Farewell Brooklyn Beta
This month I attended the fifth – and final – Brooklyn Beta, an annual gathering of some of the friendliest folks on the web.
What started out as a small gathering of friends has grown into an amazing event with an even more amazing community. It takes place at a beautiful venue, no speakers are announced upfront and there are long breaks between the talks that enable you to talk to other attendees. With speakers ranging from musicians to artists, from CEO’s to ex-convicts, the talks are always very diverse and inspiring.
The first two days of the conference were at The Invisible Dog Art Centre with about 300 attendees, most of which have attended the previous years.
We saw John Maeda – design parter at KPCB – share random bits of knowledge like the amusing advice he got from design legend Paul Rand to “make lots of money”. Next up was David Lowery, a musician, mathematician and businessman. He gave an insight into the way the music industry works and how the internet changed it. Anthony Casalena, founder & CEO of Squarespace talked about how his company – a tool to build websites – started from a one-man side-project in a dorm room to having a Superbowl-commercial.
This year the Designer’s Debate Club debated the motion “Design is self expression”. Is there room for self expression in design? Or does the nature of design demand that the hand of the designer be invisible, that the voice be purely empathetic? We saw Joe Marianek, Randy Hunt & Jessica Hische arguing for the motion and Elle Luna, Cap Watkins & Aaron Carambula against.
From designing at IDEO, Uber, Mailbox and Medium to becoming a painter, Elle Luna talked about the Crossroads of Should and Must. She kept dreaming about a white room, decided to look for it, found it and started painting. You can read more about this in her interview at TGD.
Shaka Senghor, a former drug dealer convicted for second-degree murder talked about his life and journey to redemption through literature and writing. Senghor served 19 years in prison including solitary confinement and was released at the age of 38. Senghor is now a writer and a Director’s Fellow of MIT Media Lab and has collaborated on imagining creative solutions for the problems plaguing distressed communities. More about this in his TED talk.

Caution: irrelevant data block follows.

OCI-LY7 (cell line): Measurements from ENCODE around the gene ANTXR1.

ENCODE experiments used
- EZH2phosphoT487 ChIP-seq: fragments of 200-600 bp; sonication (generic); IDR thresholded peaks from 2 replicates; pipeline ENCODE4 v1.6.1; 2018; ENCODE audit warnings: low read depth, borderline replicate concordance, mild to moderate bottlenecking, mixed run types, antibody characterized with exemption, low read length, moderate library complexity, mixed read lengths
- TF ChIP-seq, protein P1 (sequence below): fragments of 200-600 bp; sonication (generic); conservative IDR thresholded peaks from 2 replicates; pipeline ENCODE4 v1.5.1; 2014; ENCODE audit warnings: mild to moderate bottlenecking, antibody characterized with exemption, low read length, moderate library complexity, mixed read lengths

Naz Hamid gave us some very inspiring thoughts on the balance between work and life. The more time we spend looking at screens, the faster we are going to reach burnout. His advice is to make a system for your life. Some of those guidelines are: work hard, with interesting people on what interests you; be thoughtful and generous; don’t overcommit and make a life you love.
The Grand Finale
The third day of the conference was at the Duggal Greenhouse with about 1200 attendees.
The first talk, by Sugru founder Jane ní Dhulchaointig gave a nice insight into her path from design-student to entrepreneur. Sugru is a self-setting rubber that can be formed by hand. It moulds like play-dough, bonds to almost anything and turns into a strong, flexible silicone rubber overnight. Jane couldn’t get a working prototype made in the labs she approached, so she learned chemistry and made it herself. People use Sugru to fix or enhance lots of things and the community shares these findings online.
Start small and make it good.
– Jane ní Dhulchaointig
The interview with Tavi Gevinson was a nice followup for her interview at Brooklyn Beta 2013. Tavi is the founder of Rookie Magazine, a blog she started when she was 15 that turned into a massive community for teenage girls. Since then she has appeared on many magazine covers and is now acting in a Broadway Show with Michael Cera and Kieran Culkin.
David Hieatt is the founder of Hiut Denim and he talked about finding your purpose and his business-plan that got a town in England making jeans again. His company comes up with innovative ideas, like the HistoryTag (enabeling user to record stories about their jeans) to stay at the forefront of the selvedge denim market. You can read more in his blogpost.
Jason Scott’s talk was very entertaining and had an important topic as well. He works at The Internet Archive a non-profit building a digital library of Internet sites and other cultural artifacts in digital form. In Jason’s words: “The Internet Archive was founded because some millionaire (Brewster Kale) decided not to be a shit.” The last decade or so we have all been putting our thoughts, memories, our lives online. And we might think they’re safe, but what happens when the services where we put our lives are acquired and shutdown? You might be able to export your data if you’re lucky, but that doesn’t always happen. That is one of the reasons the Internet Archive exists, to preserve our history and memories.
Cameron Koczon, one of the founders of Brooklyn Beta, ended the day with an analogy of the relationship between business, development and design as a peanut butter and jelly sandwich. When these aspects are in sync we can do wonderful things.
Farewell Brooklyn Beta
Chris Shiflett, also one of the founders of Brooklyn Beta, mentioned three goals Brooklyn Beta has:
- build strong relationships between designers and developers
- encourage you to work on your own ideas
- shine a light on important issues
For me these three goals have definitely been met. I’ve met many interesting people that work in various fields related to mine, not just designers. Seeing the talks by people from diverse backgrounds talking about their success and failure has inspired me to become better at my work. It has broadened my horizons and I’ve made some new internet-friends along the way.
Thank you Chris, Cameron and all of the Brooklyn Beta crew. I had a great time and look forward to what’s next. See you on the internet!
Thanks to Erica Heinz for her blogpost, her notes remind me I’m not a very good note maker.